Why, for example, did the Bolsheviks in 1906–07 so often oppose the opportunists with the slogan, “the revolution is not over”? Because the objective conditions were such that the consummation of the revolution in the narrow sense of the word was out of the question. Take, for instance, the period of the Second Duma—the most revolutionary parliament in the world and probably the most reactionary, autocratic government. There was no direct way out of this except by a coup d’état from above, or by an uprising from below. And however much the sapient pedants may now shake their heads, no one could say beforehand whether the government’s coup d’état would be successful, whether it would pass off smoothly, or whether Nicholas II would break his neck in the attempt. The slogan, “the revolution is not over”, had a most vital, immediately important, practically palpable significance, for it alone correctly expressed things as they really were and whither they were tending by virtue of the objective logic of events. And now that the otzovists themselves recognise the present situation as “inter-revolutionary”, is not the attempt to represent otzovism as a “legitimate shade of the revolutionary wing”, “prior to the consummation of the revolution”, a hopeless muddle?
In order to extricate oneself from this vicious circle of contradictions, one must not use diplomacy towards otzovism, but must cut the ideological ground from under it; one must adopt the point of view of the December resolution and think out all its implications. The present inter-revolutionary period cannot be explained away as a mere accident. There is no doubt now that we are confronted by a special stage in the development of the autocracy, in the development of the bourgeois monarchy, bourgeois Black-Hundred parliamentarism and the bourgeois policy of tsarism in the countryside, and that the counter-revolutionary bourgeoisie is supporting all this. The present period is undoubtedly a transitional period “between two waves of the revolution”, but in order to prepare for the second revolution we must master the peculiarities of this transition, we must be able to adapt our tactics and organisation to this difficult, hard, sombre transition forced on us by the whole trend of the “campaign”. Using the Duma tribune, as well as all other legal opportunities, is one of the humble methods of struggle which do not result in anything “spectacular”. But the transitional period is transitional precisely be cause its specific task is to prepare and rally the forces, and not to bring them into immediate and decisive action. To know how to organise this work, which is devoid of outward glamour, to know how to utilise for this purpose all those semi-legal institutions which are peculiar to the period of the Black-Hundred-Octobrist Duma, to know how to uphold even on this basis all the traditions of revolutionary Social-Democracy, all the slogans of its recent heroic past, the entire spirit of its work, its irreconcilability with opportunism and reformism—such is the task of the Party, such is the task of the moment.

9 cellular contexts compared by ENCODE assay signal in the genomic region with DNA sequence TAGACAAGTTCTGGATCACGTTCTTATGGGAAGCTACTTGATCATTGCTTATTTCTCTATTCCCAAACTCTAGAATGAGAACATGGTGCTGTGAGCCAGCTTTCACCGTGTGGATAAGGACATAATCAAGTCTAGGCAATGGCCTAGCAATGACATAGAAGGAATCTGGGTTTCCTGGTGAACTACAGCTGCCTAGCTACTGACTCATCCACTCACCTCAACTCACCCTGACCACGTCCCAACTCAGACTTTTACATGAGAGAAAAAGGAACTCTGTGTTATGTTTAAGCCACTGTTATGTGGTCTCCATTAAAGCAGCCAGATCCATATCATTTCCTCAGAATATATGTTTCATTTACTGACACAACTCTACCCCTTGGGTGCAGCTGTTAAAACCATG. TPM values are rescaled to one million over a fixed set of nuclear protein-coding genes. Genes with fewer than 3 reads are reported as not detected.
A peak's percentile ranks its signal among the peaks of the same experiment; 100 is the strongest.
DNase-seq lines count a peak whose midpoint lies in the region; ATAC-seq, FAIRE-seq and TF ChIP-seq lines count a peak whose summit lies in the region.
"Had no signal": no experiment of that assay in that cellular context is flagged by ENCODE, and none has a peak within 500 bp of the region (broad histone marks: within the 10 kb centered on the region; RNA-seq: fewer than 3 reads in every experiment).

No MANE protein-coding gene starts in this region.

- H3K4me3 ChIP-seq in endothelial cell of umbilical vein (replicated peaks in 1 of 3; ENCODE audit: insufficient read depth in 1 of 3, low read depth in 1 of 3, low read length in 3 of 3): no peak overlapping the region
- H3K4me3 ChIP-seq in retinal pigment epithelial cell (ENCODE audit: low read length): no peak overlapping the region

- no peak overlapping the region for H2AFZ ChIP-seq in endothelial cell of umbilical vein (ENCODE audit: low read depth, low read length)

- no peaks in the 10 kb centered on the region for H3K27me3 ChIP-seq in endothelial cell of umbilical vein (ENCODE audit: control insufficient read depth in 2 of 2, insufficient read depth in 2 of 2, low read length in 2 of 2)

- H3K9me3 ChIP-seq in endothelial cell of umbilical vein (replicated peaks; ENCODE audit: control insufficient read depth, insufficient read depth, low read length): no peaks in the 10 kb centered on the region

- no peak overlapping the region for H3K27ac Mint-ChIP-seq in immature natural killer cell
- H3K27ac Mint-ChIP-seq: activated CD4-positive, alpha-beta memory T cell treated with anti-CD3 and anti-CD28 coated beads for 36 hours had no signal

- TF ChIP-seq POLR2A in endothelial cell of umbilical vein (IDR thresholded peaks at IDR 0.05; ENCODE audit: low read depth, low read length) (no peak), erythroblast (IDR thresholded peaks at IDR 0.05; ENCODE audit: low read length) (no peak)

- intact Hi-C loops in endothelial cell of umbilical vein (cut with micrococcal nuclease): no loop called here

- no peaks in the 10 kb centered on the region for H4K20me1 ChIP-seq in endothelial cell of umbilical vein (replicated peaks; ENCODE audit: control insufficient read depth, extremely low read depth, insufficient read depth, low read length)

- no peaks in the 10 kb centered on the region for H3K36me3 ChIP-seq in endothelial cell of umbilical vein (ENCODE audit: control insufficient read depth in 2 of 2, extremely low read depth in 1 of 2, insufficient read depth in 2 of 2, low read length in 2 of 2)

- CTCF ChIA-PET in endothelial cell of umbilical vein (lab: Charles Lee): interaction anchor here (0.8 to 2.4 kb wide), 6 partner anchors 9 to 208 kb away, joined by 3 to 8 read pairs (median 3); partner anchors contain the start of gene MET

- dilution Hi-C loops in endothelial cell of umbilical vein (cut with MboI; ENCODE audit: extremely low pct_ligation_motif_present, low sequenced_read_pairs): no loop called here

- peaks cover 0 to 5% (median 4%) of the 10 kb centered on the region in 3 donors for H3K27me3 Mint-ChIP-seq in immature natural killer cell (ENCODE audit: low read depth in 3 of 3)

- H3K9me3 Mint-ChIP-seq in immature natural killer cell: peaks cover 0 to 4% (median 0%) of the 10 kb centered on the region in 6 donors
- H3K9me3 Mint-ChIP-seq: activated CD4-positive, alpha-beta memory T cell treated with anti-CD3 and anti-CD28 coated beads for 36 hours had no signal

We have examined the new platform’s first deviation from the tactics set out in the resolution of the December Conference of 1908. We have seen that it is a deviation towards otzovist ideas, ideas that have nothing in common either with the Marxist analysis of the present situation or with the fundamental premises of revolutionary Social-Democratic tactics in general. Now we must examine the second original feature of the new platform.
This feature is the task, proclaimed by the new groups of “creating” and “disseminating among the masses a new, proletarian” culture: “of developing proletarian science, of strengthening genuine comradely relations among the proletarians, of developing a proletarian philosophy, of directing art towards proletarian aspirations and experience” (p. 17).
Here you have an example of that naive diplomacy which in the new platform serves to cover up the essence of the matter! Is it not really naïve to insert between “science” and “philosophy” the “strengthening of genuine comradely relations”? The new group introduces into the platform its supposed grievances, its accusations against the other groups (namely, against the orthodox Bolsheviks in the first place) that they have broken “genuine comradely relations”. Such is precisely the real content of this amusing clause.